I just listen to all sides, read a lot on the forums and other places, make my choices in as informed a way as I can, and accept the results and consequences, or trip up and try something else. On the tire issue, I ended up just putting RFT Blizzak LM-25 on for the cold season, and I will probably put non-RFT on when the warm weather comes back, even though I have a lot of tread left on the OEM RFT all-seasons. The logistics influenced me, because I want to leave the winter tires on the OEM wheels, and the OEM RFT all-seasons won't fit on the new wheels I want, so I decided to bite the bullet. Now the only decision is whether to buy a fifth wheel and tire, or get one of those aftermarket spares.
I completely agree and I did the exact same thing. This past fall, I put Blizzak LM-25s, which were OEM approved RF snow tires on my 17" OEM wheels, and sold my all-seasons, which still had a ton of tread life left. I figured that even with roadside assistance, I'd rather not get caught with a flat on non-RF up in the mountains when I'm going snowboarding.

Now, for this summer, I've just ordered some 19" Morr VS8.2 wheels and Michelin Pilot Super Sport tires (non-RF). I spend a lot of time with racers and all of them have changed out to non-RF.

I'm expecting some performance gains based on the grip of the tire and the overall weight savings. I might get more comfort on the non-RF, but I am going from a 17" to 19" wheel, so I've got much shorter sidewalls coming. However, I'm saving over 7lbs per wheel!!!! 4lbs on the rim and 3lbs on the tire! That my friends, coupled with the grip from the Pilot SS, should provide a very nice improvement.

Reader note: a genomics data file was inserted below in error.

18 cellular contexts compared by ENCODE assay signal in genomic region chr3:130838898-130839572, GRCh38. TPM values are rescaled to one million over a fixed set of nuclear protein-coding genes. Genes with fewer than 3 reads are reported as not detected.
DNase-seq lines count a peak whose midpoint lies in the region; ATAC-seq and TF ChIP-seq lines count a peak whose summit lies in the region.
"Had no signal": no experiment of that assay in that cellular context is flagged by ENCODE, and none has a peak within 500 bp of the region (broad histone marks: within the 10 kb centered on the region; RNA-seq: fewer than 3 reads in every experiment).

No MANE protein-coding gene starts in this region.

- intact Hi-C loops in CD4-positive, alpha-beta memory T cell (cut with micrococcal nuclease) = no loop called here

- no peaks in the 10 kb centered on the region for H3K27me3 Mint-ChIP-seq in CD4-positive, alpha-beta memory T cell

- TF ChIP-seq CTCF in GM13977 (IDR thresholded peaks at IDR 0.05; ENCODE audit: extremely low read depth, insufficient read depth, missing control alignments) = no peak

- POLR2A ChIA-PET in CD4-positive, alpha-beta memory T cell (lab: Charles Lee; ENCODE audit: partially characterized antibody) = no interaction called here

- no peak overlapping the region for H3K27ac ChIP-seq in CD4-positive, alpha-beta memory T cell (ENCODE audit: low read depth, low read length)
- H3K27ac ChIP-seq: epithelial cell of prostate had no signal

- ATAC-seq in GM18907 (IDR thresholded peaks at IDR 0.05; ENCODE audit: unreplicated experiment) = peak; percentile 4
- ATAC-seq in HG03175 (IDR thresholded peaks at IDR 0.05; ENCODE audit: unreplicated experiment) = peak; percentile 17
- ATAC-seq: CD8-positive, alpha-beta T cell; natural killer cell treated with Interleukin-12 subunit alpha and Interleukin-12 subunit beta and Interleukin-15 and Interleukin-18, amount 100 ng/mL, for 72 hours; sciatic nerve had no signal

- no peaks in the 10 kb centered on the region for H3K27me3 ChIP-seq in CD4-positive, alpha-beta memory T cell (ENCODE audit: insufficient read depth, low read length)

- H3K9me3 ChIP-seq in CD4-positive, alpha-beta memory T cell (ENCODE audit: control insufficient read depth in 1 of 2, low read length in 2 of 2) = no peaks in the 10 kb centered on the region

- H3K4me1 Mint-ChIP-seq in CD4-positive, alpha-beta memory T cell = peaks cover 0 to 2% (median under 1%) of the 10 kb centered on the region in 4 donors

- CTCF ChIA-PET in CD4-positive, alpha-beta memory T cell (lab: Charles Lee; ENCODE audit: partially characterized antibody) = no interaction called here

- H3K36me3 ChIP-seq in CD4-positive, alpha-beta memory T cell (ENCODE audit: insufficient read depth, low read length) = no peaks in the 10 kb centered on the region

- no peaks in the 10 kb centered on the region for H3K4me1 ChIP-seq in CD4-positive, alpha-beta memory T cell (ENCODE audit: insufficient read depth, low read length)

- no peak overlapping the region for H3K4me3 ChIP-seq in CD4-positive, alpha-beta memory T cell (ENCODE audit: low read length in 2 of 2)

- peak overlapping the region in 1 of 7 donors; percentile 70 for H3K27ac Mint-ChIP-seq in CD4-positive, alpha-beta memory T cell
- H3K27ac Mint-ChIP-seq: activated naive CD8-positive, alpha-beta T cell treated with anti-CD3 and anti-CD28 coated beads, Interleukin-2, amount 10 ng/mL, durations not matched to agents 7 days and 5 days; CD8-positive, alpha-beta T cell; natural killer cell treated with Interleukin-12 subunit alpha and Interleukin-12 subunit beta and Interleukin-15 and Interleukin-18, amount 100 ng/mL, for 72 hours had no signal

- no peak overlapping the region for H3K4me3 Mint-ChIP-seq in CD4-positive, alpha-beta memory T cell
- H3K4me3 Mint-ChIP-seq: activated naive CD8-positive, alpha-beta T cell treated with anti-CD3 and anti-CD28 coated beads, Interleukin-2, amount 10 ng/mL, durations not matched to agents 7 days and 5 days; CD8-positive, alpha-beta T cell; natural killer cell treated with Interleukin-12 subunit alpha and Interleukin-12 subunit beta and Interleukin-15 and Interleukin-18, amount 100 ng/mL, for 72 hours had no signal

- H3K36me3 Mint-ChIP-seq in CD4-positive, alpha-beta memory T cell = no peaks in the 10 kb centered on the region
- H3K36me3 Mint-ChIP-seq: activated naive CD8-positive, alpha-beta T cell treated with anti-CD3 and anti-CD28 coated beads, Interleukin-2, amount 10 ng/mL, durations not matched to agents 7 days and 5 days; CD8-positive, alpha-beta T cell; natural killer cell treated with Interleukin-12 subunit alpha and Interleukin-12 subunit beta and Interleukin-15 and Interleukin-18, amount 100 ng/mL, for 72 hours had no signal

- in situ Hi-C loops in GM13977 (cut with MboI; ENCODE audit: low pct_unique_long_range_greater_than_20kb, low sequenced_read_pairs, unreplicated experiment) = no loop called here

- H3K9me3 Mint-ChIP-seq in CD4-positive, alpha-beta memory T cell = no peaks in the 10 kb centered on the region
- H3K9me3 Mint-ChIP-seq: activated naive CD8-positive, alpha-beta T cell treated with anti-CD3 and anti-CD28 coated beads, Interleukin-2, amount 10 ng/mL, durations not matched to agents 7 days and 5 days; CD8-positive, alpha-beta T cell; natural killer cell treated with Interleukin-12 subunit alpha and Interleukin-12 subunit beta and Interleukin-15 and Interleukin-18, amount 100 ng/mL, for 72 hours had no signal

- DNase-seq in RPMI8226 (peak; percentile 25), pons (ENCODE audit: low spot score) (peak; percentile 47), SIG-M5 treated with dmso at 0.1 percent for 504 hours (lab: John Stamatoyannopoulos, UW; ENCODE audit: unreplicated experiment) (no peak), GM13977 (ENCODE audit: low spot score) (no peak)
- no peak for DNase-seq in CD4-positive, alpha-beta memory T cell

This was not a cheap investment at over $7k for the new rims and both sets of tires (sold my OEM all seasons for $300), but your wheels/tires are the MOST important item on your vehicle when it comes to the combination of performance and safety, so don't cheap out!
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      02-19-2013, 07:49 PM   #31
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Quote:
Originally Posted by bplant13
Quote:
Originally Posted by 335dFan View Post
This may be the default dealer SA response, since the dealer near me said almost the same words ("whole package was designed as a system and the DSC and everything else is all engineered to work together"). Looking at it from the dealer's point of view (forget about the financial aspects for a minute), they may be weary of customers making their own changes outside of the BMW party line, and then running to the dealer when something is not right, and it relates to something the customer did outside of BMW's comfort zone. There is always some consequence for each of our choices. Nothing wrong with that.